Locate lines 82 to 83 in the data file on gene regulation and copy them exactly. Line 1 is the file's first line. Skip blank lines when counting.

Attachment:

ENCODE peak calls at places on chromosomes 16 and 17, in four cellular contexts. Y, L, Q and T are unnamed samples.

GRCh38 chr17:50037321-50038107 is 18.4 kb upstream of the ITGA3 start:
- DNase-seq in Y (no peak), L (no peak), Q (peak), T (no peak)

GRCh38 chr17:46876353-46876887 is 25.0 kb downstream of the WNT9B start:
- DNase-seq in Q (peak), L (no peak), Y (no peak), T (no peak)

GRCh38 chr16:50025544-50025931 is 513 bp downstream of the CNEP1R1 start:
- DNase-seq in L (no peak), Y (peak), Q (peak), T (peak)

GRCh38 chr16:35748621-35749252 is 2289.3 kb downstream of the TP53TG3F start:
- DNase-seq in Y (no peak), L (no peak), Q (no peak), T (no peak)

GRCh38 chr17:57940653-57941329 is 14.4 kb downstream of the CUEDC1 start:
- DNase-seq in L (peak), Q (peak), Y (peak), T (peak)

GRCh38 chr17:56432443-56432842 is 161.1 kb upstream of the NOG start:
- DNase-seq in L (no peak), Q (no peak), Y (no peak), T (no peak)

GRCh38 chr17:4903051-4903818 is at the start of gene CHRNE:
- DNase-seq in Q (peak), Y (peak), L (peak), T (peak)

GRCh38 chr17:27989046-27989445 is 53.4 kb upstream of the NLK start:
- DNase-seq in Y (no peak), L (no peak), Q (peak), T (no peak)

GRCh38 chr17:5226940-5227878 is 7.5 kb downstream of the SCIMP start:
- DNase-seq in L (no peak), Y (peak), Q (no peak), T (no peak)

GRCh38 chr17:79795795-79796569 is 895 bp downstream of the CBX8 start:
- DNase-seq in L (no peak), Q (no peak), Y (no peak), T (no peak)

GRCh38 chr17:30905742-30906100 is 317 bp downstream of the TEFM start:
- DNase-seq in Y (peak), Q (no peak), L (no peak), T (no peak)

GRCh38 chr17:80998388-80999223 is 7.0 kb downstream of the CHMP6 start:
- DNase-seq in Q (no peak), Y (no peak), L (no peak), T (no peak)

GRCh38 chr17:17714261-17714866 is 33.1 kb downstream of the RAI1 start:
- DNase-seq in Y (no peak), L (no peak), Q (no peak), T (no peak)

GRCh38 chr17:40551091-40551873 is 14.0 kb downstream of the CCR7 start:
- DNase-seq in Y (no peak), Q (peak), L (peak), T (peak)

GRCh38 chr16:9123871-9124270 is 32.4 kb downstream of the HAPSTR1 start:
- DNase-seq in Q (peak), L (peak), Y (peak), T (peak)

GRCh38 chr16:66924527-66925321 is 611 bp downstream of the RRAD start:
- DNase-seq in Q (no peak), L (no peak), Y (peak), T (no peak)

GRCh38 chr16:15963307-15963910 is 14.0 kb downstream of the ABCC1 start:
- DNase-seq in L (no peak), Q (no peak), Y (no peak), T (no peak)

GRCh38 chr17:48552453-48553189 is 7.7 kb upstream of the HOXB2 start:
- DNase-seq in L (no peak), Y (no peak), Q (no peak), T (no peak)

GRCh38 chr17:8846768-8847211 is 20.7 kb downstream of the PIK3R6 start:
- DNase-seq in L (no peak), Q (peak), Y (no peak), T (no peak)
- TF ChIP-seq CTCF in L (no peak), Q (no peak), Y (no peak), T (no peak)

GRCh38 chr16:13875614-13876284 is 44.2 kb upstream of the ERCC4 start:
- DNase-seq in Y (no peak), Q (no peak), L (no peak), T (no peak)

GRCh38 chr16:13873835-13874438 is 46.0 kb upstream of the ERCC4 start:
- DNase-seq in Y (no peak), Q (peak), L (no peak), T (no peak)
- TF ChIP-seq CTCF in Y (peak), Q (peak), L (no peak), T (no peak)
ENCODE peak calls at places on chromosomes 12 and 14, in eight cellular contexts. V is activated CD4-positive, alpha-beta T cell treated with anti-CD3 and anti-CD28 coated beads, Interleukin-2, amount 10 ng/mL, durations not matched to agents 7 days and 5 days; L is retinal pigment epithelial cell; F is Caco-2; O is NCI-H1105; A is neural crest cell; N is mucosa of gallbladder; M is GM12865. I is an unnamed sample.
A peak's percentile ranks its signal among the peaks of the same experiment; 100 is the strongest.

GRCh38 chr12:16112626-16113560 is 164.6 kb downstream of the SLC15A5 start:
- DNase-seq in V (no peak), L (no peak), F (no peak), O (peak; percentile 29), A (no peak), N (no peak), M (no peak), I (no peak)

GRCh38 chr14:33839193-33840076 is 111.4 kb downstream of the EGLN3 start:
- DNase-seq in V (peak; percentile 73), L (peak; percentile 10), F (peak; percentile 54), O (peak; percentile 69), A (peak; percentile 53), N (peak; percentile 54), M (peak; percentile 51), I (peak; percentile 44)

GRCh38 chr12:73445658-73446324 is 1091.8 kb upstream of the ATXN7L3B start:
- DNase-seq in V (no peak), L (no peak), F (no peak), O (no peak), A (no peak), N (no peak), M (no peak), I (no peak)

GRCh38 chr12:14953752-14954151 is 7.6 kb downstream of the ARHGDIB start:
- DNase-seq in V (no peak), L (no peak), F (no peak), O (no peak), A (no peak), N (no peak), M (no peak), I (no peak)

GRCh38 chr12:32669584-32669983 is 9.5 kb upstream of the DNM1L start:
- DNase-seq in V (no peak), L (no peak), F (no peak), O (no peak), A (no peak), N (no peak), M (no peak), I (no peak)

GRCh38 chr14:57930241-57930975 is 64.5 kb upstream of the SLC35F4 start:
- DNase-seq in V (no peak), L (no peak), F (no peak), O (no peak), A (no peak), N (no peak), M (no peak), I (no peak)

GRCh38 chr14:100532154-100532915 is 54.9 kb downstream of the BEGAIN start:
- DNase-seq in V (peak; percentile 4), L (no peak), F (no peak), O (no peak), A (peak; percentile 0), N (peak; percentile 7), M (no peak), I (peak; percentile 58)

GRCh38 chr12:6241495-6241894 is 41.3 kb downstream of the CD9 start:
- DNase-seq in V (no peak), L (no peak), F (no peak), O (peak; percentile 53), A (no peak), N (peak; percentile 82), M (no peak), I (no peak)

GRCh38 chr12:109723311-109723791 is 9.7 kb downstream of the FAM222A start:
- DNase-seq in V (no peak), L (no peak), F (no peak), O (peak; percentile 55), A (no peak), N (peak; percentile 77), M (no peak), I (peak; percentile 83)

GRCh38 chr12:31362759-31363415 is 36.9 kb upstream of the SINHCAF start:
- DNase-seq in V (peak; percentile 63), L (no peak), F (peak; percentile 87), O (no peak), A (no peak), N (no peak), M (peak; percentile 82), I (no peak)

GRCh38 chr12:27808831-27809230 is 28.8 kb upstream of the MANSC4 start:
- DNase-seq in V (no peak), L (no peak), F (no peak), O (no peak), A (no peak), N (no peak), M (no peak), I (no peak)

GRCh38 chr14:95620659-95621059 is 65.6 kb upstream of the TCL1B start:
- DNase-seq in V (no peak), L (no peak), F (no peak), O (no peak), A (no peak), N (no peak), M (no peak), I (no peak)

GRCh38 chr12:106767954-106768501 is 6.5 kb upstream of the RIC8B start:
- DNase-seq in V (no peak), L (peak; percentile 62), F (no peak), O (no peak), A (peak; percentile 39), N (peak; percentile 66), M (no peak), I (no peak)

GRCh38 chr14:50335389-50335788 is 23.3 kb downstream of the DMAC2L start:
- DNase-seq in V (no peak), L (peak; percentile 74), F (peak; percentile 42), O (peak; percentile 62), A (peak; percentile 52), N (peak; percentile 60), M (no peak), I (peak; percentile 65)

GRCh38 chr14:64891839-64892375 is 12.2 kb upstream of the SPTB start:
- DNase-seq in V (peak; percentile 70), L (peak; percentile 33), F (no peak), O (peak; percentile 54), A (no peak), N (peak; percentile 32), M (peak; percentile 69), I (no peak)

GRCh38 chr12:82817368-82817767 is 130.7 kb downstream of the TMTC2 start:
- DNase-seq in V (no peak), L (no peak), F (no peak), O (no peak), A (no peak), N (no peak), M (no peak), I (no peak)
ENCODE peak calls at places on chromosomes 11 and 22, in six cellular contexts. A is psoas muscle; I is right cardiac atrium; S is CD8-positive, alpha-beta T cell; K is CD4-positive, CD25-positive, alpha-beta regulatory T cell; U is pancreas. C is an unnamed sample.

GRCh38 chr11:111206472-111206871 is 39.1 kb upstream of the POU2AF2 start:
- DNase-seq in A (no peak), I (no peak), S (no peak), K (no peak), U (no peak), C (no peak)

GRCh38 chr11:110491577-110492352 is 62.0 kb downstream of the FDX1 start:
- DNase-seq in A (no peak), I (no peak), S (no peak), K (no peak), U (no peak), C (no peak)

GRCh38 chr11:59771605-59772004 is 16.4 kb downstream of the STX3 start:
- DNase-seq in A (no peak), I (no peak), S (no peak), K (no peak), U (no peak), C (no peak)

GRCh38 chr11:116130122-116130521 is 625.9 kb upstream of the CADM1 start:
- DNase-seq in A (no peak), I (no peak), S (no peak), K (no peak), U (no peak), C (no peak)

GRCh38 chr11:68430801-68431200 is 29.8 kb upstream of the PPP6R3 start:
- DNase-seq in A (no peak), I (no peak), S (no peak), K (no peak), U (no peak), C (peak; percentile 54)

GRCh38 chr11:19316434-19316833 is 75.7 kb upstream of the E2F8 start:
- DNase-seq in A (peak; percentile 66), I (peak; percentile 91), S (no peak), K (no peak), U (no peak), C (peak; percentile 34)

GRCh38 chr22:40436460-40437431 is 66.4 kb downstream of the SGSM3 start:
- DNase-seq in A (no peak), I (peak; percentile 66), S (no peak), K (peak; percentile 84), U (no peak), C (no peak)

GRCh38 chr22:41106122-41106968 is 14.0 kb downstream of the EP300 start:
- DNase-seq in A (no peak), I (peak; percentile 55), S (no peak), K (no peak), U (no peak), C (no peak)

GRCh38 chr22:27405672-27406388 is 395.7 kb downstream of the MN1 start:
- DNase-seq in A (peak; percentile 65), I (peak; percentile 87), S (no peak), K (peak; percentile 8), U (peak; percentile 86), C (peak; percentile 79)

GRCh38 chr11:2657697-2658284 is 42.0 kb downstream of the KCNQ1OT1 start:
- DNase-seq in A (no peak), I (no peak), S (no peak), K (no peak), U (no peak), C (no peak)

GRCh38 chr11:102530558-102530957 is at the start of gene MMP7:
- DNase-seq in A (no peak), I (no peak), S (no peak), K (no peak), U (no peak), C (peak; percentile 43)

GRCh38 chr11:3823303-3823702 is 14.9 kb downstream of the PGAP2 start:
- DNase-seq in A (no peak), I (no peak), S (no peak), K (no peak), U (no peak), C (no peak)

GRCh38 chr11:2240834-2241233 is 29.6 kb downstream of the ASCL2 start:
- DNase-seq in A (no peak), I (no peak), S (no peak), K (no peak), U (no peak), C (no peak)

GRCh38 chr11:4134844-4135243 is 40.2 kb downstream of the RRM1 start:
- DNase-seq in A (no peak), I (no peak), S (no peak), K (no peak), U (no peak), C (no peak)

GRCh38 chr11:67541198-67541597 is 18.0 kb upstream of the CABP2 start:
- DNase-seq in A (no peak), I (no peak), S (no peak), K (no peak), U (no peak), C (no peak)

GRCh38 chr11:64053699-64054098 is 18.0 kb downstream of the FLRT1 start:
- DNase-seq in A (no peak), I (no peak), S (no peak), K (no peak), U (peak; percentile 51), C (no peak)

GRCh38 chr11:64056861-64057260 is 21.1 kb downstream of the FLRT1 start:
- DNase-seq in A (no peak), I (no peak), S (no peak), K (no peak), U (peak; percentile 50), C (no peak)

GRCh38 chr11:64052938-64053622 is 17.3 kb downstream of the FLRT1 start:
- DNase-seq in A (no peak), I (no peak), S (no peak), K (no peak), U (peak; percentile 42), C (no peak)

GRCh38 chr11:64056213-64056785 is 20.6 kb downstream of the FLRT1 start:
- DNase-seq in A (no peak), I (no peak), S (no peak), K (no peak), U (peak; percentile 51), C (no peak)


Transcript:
- DNase-seq in A (no peak), I (no peak), S (no peak), K (no peak), U (no peak), C (no peak)

GRCh38 chr11:110491577-110492352 is 62.0 kb downstream of the FDX1 start: